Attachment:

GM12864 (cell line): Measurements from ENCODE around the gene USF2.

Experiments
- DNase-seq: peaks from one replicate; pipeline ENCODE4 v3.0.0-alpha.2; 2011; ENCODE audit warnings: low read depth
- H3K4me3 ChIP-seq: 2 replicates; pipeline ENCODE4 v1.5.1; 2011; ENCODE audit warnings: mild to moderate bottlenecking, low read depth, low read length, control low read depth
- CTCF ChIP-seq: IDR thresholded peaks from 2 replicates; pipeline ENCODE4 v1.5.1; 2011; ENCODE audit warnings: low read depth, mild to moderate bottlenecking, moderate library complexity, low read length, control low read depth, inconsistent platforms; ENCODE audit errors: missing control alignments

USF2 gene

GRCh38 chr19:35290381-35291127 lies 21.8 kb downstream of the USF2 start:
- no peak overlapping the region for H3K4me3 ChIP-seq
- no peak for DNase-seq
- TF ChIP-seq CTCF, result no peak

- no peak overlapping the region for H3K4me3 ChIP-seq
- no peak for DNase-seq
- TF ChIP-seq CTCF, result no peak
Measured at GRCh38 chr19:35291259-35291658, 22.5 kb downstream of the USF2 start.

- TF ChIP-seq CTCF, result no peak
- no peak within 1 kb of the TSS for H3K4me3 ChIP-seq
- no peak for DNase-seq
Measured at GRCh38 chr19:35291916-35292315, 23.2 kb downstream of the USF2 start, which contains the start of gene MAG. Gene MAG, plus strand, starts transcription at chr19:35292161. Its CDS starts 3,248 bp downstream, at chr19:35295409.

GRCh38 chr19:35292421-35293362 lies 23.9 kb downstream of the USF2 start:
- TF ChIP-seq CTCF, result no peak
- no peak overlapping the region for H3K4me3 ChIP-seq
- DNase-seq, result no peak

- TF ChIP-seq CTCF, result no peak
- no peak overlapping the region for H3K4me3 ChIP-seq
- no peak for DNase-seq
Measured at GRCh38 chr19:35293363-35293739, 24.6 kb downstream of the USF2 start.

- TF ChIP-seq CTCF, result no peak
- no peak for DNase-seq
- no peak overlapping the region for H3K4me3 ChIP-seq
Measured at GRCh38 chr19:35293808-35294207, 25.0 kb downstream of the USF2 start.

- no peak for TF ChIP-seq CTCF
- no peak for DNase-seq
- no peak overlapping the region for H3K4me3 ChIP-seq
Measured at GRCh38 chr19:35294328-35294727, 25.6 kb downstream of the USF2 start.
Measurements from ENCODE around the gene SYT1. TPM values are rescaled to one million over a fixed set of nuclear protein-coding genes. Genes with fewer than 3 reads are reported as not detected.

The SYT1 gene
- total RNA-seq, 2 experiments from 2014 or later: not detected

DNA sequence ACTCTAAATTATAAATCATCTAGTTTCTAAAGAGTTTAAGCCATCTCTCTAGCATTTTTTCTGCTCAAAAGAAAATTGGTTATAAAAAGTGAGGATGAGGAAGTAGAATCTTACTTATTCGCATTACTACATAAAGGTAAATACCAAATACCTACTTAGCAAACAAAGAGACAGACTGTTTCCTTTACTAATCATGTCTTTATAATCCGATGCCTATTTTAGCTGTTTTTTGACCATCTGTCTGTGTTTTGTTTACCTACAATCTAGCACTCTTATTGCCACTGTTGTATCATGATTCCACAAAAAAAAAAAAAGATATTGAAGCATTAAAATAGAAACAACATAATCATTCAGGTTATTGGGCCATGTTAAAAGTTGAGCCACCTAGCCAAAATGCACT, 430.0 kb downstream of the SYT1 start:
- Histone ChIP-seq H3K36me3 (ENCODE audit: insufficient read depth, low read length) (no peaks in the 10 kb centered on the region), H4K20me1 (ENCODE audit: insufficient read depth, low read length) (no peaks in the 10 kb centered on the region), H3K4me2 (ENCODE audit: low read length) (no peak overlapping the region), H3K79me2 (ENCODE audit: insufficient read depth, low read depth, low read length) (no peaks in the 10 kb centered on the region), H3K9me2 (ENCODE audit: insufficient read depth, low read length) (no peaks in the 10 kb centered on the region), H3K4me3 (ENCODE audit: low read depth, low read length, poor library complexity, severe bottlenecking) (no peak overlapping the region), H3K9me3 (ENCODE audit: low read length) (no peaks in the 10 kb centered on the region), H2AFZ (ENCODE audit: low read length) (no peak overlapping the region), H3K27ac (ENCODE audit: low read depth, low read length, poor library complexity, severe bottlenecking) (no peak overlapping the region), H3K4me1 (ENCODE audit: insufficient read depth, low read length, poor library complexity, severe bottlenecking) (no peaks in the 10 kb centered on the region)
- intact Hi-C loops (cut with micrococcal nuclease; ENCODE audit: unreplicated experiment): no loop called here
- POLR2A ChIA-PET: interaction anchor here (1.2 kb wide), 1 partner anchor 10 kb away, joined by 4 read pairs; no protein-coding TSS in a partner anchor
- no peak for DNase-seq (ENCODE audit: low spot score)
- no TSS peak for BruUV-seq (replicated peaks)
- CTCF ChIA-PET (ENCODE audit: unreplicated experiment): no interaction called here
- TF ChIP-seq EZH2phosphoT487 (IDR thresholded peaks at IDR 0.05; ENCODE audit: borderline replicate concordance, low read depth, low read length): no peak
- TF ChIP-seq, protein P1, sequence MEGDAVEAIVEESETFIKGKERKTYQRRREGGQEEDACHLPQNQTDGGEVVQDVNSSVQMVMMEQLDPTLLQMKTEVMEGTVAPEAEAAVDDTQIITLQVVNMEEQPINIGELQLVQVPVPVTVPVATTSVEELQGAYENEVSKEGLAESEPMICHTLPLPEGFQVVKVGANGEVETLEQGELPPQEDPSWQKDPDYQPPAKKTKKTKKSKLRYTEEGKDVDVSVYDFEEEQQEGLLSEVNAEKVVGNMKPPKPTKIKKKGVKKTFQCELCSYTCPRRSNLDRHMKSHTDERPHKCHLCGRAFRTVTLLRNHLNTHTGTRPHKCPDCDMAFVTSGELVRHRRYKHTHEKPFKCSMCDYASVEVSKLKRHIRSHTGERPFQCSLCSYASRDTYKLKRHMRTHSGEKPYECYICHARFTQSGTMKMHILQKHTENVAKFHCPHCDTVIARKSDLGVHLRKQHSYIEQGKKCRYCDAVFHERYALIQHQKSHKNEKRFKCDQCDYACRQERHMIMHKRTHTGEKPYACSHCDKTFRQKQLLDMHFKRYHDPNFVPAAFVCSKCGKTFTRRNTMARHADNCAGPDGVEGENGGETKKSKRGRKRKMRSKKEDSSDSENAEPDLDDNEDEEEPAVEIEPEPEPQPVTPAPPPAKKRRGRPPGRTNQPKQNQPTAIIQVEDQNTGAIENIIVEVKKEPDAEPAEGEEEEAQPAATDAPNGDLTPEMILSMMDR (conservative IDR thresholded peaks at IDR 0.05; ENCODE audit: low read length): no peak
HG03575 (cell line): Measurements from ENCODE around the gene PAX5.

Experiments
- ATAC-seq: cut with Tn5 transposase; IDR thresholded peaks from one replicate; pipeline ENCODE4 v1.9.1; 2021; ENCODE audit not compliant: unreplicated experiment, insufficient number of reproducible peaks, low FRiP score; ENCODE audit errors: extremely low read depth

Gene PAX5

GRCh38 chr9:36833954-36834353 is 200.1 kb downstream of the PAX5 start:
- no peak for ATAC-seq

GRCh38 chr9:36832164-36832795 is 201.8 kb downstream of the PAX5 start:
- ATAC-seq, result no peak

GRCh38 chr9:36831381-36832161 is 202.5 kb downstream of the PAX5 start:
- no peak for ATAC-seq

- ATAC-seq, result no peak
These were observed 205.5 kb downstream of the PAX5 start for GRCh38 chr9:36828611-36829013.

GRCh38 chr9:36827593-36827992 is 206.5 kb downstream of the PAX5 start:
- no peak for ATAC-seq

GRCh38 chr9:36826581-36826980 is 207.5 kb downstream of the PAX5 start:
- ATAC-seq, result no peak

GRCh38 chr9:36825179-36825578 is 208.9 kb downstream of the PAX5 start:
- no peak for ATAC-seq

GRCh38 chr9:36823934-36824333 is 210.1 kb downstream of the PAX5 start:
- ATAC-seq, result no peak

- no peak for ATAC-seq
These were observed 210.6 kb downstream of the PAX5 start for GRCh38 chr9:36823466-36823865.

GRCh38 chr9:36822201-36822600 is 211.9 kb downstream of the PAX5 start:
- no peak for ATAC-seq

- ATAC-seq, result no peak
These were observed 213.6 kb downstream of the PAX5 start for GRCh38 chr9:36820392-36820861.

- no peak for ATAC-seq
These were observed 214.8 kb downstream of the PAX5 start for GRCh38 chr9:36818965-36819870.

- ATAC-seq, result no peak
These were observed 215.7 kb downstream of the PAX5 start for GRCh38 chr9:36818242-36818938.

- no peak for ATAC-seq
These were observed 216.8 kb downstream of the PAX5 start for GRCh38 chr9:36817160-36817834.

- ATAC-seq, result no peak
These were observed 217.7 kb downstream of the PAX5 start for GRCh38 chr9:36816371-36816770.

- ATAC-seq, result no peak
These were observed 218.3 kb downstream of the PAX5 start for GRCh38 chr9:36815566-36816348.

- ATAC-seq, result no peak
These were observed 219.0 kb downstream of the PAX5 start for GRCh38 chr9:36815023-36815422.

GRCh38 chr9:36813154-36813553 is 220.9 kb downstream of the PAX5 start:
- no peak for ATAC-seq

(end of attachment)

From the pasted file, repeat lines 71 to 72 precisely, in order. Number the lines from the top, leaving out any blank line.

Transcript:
- ATAC-seq, result no peak
These were observed 213.6 kb downstream of the PAX5 start for GRCh38 chr9:36820392-36820861.